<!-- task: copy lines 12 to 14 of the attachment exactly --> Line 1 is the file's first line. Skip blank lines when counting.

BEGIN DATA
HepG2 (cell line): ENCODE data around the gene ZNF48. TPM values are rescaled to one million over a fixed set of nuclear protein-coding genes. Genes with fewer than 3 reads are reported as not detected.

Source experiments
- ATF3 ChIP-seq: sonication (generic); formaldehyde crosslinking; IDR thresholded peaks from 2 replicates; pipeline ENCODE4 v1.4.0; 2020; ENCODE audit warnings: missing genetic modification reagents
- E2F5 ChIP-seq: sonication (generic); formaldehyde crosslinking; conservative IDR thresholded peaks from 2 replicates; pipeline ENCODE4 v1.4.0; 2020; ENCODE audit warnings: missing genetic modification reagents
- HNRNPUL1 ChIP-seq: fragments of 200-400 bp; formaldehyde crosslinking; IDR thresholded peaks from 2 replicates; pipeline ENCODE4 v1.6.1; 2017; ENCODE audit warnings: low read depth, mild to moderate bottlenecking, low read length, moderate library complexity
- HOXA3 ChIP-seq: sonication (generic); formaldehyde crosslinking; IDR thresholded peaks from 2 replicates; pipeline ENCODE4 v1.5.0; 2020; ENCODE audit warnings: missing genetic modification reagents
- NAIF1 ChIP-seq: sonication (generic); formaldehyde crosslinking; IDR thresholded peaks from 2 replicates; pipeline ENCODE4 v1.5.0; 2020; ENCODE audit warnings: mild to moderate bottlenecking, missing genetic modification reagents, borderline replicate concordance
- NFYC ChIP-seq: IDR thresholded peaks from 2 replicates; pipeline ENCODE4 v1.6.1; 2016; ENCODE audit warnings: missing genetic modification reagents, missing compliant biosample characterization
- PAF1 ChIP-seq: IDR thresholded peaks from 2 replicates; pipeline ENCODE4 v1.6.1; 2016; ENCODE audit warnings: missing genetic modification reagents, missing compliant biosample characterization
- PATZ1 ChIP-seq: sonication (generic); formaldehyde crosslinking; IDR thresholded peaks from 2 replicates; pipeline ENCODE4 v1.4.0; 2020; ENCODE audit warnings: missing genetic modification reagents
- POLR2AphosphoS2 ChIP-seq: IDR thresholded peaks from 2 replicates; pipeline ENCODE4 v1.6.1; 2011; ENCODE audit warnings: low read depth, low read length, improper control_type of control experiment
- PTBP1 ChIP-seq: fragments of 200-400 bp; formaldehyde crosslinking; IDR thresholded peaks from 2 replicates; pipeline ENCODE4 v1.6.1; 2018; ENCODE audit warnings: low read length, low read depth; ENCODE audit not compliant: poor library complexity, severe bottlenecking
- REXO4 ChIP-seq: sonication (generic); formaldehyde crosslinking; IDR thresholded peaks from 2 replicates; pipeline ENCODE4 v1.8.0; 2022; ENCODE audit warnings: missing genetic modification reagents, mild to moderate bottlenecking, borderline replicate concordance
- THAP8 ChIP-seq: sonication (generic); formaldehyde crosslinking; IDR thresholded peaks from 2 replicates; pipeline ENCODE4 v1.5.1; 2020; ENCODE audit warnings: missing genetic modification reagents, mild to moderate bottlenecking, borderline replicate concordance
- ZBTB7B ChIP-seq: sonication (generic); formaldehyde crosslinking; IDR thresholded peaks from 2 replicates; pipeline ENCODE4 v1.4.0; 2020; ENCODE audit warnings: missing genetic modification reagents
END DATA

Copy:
- PTBP1 ChIP-seq: fragments of 200-400 bp; formaldehyde crosslinking; IDR thresholded peaks from 2 replicates; pipeline ENCODE4 v1.6.1; 2018; ENCODE audit warnings: low read length, low read depth; ENCODE audit not compliant: poor library complexity, severe bottlenecking
- REXO4 ChIP-seq: sonication (generic); formaldehyde crosslinking; IDR thresholded peaks from 2 replicates; pipeline ENCODE4 v1.8.0; 2022; ENCODE audit warnings: missing genetic modification reagents, mild to moderate bottlenecking, borderline replicate concordance
- THAP8 ChIP-seq: sonication (generic); formaldehyde crosslinking; IDR thresholded peaks from 2 replicates; pipeline ENCODE4 v1.5.1; 2020; ENCODE audit warnings: missing genetic modification reagents, mild to moderate bottlenecking, borderline replicate concordance